WASHINGTON, September 18, 2009–The Wall Street Journal reports today that the Federal Reserve is about to propose new regulations that would give it power to control compensation policies at American banks–including banks that did not receive bailout funds. As the Journal notes, critics have long complained about high executive compensation packages, which have become increasingly unpopular in the wake of the financial crisis.
“It’s understandable that taxpayers think they should have some say in how bailed-out businesses are run, which is one reason why Washington should have never bailed-out those companies in the first place,” says Yaron Brook, president of the Ayn Rand Center. “But why have the critics been so intent on dictating to shareholders of private companies how much they can pay their CEOs ?”
In fact, said Brook, “The critics want to bring down banker’s pay, not because it is economically unjustifiable, but because they view it as morally unjustifiable.”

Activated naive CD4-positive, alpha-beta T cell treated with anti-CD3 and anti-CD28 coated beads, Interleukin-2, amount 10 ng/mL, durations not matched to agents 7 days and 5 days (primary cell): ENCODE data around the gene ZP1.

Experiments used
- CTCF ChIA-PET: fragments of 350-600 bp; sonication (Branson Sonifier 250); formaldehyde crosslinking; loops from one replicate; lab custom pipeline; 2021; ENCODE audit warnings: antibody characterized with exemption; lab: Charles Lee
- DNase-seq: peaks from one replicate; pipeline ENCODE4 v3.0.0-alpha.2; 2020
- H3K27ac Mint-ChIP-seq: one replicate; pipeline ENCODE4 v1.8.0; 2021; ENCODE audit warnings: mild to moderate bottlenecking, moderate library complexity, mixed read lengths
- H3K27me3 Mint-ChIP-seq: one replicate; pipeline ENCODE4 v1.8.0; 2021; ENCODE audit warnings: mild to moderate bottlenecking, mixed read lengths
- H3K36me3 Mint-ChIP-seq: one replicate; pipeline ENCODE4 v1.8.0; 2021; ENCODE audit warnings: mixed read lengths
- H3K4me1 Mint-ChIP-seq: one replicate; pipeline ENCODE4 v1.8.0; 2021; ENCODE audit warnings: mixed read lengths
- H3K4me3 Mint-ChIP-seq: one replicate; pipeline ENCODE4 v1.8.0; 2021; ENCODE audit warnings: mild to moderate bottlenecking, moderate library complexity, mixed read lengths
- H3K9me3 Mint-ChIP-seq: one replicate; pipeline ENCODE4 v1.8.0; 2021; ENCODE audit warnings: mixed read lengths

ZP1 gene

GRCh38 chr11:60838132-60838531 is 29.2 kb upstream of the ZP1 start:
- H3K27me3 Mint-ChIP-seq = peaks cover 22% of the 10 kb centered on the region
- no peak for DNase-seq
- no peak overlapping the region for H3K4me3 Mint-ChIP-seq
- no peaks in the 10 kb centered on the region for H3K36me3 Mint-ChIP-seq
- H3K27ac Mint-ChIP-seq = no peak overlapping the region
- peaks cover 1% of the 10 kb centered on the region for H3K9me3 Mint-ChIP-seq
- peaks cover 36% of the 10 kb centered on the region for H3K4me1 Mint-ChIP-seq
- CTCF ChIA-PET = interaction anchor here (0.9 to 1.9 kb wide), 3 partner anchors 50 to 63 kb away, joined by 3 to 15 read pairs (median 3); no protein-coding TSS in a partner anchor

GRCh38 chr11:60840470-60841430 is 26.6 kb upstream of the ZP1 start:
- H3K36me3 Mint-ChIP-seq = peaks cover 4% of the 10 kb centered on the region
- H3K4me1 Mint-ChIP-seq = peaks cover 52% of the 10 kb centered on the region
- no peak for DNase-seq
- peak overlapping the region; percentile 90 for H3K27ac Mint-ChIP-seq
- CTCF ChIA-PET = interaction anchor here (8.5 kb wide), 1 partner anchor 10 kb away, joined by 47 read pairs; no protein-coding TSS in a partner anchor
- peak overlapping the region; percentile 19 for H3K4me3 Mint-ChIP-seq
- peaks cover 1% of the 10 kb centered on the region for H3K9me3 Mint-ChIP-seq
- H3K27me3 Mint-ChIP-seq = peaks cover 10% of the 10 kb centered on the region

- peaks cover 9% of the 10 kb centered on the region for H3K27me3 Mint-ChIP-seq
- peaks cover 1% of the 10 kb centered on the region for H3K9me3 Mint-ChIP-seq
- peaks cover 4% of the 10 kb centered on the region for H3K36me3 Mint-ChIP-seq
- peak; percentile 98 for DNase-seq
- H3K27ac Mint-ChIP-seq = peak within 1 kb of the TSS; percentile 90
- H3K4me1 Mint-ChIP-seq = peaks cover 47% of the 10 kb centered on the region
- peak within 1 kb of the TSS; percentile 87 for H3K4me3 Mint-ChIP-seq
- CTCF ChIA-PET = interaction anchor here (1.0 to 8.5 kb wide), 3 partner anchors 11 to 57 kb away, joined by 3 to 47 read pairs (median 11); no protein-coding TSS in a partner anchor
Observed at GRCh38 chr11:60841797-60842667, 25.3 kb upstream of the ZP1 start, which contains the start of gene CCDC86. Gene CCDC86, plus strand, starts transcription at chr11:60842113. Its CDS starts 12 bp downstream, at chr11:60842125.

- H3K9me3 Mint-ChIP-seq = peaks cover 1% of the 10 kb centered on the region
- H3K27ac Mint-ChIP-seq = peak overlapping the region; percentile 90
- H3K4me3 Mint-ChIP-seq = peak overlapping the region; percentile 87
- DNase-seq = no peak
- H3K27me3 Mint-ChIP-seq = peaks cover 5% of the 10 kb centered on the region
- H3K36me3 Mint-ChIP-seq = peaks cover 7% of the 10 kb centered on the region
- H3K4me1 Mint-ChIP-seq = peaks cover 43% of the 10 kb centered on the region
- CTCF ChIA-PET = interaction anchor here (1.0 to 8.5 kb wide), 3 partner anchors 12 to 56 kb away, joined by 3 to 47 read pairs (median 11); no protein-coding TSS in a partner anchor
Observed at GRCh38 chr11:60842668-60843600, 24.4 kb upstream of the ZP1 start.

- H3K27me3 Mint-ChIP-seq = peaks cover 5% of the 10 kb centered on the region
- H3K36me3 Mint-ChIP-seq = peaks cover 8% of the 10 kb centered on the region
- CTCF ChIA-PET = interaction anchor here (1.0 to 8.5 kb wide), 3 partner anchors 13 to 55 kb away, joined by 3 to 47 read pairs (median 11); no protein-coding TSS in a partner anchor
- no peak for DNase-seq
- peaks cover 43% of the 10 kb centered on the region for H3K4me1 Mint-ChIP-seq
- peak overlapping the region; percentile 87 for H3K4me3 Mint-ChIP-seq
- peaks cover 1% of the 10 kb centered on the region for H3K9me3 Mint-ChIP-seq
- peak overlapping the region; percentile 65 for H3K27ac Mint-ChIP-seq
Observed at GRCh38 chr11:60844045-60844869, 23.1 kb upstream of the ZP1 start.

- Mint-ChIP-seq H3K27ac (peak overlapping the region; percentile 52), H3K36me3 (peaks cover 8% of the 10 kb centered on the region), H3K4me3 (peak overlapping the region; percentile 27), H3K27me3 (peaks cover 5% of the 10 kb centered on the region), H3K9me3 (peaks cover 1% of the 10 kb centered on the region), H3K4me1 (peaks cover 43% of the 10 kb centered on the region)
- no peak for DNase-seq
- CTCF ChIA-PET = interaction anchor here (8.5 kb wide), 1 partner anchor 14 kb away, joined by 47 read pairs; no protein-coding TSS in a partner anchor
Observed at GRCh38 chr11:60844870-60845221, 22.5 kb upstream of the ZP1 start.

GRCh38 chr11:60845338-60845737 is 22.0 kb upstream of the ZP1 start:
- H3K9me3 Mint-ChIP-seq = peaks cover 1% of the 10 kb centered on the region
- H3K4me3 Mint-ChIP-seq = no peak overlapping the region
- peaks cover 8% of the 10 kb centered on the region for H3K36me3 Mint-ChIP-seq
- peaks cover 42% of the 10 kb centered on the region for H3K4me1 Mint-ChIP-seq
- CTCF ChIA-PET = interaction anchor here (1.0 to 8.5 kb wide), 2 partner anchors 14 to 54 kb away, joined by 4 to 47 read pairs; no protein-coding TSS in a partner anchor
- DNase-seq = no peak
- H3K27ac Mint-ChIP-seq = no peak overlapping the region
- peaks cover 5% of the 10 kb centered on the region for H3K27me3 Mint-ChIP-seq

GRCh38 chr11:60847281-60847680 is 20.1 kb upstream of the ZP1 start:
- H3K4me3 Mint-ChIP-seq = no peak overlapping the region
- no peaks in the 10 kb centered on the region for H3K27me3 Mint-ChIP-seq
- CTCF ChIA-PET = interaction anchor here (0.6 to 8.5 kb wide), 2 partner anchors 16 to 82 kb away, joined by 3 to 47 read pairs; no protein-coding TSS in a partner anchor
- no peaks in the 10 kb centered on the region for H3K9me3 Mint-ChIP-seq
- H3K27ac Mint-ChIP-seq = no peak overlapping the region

But, says Brook, “successful CEOs earn their pay by creating vast amounts of wealth. In smearing America’s great wealth creators as villains and attributing their high pay to greed and corruption rather than productive achievement, the critics want us to overlook the virtues that make individuals successful. In demanding lower compensation, despite the wishes of shareholders, the critics aim to deprive them of their just desserts.
“Ultimately, how to pay bankers is a question that only shareholders have a right to decide. But in today’s anti-business climate, it’s vital that we recognize the moral right of successful individuals to huge rewards.”